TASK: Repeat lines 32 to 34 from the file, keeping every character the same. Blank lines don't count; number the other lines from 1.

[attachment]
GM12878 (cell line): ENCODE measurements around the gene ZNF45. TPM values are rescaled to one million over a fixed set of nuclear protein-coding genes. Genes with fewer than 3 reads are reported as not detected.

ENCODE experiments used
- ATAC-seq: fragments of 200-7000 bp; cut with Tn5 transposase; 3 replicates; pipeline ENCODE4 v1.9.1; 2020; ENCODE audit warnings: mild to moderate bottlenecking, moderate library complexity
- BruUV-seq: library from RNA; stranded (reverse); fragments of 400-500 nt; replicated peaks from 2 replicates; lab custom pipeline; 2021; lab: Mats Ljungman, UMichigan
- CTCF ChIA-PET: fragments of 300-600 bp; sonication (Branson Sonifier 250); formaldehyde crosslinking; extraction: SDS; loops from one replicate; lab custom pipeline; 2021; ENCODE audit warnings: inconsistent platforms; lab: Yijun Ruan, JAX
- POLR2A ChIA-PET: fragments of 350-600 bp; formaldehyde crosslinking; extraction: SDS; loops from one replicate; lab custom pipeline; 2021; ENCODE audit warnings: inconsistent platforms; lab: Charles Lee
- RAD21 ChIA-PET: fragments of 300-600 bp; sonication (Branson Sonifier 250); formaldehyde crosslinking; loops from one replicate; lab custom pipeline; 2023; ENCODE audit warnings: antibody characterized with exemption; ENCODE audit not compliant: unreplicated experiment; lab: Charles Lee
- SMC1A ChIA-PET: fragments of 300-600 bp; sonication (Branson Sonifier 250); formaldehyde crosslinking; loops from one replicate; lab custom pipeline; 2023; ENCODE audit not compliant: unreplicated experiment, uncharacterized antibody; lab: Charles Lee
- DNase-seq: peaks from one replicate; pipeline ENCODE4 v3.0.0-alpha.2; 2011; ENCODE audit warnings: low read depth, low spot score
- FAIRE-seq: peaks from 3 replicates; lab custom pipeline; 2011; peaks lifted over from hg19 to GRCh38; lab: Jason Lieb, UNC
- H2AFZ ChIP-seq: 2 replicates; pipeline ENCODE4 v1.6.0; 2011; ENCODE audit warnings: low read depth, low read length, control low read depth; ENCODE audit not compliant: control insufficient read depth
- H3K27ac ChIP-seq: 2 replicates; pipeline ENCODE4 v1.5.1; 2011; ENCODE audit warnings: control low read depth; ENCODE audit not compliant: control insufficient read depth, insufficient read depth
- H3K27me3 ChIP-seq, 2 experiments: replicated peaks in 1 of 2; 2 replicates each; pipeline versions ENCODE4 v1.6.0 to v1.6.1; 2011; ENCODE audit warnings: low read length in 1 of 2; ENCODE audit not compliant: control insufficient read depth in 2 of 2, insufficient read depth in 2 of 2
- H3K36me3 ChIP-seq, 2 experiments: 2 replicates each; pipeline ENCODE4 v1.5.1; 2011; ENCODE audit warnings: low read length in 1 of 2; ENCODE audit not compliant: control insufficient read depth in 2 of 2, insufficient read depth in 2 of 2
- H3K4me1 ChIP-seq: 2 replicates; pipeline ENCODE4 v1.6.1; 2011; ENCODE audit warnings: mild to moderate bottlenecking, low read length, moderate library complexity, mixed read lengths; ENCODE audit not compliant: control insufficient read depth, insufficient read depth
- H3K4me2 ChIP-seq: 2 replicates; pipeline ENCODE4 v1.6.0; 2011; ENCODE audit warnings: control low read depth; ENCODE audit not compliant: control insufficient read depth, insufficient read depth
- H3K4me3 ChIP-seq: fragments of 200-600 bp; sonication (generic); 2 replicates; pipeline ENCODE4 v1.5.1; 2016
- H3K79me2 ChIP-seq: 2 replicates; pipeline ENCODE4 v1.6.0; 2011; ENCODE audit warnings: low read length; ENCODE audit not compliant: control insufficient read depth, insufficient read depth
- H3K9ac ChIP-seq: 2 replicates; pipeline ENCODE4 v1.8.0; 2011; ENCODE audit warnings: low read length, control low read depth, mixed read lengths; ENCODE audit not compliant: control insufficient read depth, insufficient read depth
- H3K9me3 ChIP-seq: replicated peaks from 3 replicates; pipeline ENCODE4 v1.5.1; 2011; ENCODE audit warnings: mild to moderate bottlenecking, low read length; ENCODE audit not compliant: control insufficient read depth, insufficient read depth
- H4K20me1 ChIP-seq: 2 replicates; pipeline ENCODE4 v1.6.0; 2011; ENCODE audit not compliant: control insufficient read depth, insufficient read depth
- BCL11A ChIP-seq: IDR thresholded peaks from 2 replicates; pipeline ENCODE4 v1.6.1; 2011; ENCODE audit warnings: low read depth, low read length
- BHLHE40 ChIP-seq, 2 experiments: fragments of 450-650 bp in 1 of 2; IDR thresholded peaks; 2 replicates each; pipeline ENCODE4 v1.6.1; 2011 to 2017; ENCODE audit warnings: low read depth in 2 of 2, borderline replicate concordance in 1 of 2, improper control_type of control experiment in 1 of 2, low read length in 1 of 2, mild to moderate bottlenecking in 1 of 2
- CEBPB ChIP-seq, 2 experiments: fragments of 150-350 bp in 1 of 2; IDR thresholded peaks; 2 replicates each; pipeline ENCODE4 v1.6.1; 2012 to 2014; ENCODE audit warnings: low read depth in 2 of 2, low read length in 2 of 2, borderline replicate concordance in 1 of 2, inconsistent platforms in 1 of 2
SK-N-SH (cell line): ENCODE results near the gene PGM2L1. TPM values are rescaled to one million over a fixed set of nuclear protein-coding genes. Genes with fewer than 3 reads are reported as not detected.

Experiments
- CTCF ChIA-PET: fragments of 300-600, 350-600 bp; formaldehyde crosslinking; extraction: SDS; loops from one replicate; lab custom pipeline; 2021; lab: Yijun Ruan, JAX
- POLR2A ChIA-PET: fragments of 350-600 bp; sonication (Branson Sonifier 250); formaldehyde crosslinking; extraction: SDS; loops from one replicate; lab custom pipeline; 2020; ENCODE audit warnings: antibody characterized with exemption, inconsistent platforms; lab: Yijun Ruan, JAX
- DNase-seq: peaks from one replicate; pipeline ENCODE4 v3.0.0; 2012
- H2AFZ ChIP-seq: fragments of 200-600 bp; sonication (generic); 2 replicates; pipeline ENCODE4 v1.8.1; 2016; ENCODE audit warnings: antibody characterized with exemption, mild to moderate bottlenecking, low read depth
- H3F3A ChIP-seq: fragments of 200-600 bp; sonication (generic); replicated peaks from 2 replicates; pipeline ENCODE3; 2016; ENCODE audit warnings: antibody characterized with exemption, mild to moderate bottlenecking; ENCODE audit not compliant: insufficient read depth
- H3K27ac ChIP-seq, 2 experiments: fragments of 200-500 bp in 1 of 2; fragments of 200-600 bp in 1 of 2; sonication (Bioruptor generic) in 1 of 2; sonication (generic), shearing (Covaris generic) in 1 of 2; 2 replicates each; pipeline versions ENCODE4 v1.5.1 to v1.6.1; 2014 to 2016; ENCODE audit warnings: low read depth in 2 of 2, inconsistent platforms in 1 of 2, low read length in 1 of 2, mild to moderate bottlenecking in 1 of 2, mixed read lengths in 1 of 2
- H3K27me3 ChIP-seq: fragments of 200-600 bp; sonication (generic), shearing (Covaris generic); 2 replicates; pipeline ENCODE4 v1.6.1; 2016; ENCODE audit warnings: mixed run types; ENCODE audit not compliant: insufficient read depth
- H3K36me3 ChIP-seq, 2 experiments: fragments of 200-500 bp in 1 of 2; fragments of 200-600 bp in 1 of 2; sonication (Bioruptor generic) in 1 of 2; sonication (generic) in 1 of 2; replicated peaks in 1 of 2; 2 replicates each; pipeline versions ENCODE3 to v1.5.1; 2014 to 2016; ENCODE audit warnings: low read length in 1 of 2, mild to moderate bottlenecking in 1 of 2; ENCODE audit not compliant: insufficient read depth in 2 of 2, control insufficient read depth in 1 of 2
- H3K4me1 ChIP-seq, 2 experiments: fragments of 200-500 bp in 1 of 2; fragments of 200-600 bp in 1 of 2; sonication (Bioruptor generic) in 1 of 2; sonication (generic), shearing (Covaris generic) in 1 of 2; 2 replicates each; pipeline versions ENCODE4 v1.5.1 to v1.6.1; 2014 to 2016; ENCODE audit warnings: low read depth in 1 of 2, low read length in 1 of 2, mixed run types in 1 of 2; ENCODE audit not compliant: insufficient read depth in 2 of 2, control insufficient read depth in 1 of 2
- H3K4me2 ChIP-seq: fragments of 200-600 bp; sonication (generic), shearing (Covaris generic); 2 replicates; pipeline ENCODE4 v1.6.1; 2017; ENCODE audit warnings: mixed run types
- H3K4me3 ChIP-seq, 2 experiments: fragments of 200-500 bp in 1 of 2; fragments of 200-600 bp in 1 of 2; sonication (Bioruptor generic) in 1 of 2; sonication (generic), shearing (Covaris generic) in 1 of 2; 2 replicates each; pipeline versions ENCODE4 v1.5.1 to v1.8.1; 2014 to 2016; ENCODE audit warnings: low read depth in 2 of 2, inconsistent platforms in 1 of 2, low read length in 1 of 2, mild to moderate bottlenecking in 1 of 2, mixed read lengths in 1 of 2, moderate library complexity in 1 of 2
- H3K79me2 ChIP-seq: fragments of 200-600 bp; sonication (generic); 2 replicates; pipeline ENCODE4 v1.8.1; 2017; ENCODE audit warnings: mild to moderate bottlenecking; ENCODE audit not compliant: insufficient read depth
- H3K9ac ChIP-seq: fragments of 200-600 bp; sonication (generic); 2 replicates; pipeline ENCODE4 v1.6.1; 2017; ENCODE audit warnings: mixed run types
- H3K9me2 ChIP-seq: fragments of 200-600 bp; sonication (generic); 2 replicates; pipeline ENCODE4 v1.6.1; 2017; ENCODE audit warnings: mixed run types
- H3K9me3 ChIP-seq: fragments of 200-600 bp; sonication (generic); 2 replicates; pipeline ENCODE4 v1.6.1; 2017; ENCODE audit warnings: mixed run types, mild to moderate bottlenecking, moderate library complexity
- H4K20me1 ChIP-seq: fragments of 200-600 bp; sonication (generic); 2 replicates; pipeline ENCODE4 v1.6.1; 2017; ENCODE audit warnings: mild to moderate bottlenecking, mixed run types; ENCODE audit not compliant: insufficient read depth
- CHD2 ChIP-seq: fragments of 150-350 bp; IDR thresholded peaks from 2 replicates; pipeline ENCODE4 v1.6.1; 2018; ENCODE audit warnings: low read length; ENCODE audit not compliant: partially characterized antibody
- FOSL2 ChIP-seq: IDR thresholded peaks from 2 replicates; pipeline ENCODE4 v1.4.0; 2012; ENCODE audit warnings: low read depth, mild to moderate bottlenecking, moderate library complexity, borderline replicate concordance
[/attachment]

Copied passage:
- H3K27ac ChIP-seq, 2 experiments: fragments of 200-500 bp in 1 of 2; fragments of 200-600 bp in 1 of 2; sonication (Bioruptor generic) in 1 of 2; sonication (generic), shearing (Covaris generic) in 1 of 2; 2 replicates each; pipeline versions ENCODE4 v1.5.1 to v1.6.1; 2014 to 2016; ENCODE audit warnings: low read depth in 2 of 2, inconsistent platforms in 1 of 2, low read length in 1 of 2, mild to moderate bottlenecking in 1 of 2, mixed read lengths in 1 of 2
- H3K27me3 ChIP-seq: fragments of 200-600 bp; sonication (generic), shearing (Covaris generic); 2 replicates; pipeline ENCODE4 v1.6.1; 2016; ENCODE audit warnings: mixed run types; ENCODE audit not compliant: insufficient read depth
- H3K36me3 ChIP-seq, 2 experiments: fragments of 200-500 bp in 1 of 2; fragments of 200-600 bp in 1 of 2; sonication (Bioruptor generic) in 1 of 2; sonication (generic) in 1 of 2; replicated peaks in 1 of 2; 2 replicates each; pipeline versions ENCODE3 to v1.5.1; 2014 to 2016; ENCODE audit warnings: low read length in 1 of 2, mild to moderate bottlenecking in 1 of 2; ENCODE audit not compliant: insufficient read depth in 2 of 2, control insufficient read depth in 1 of 2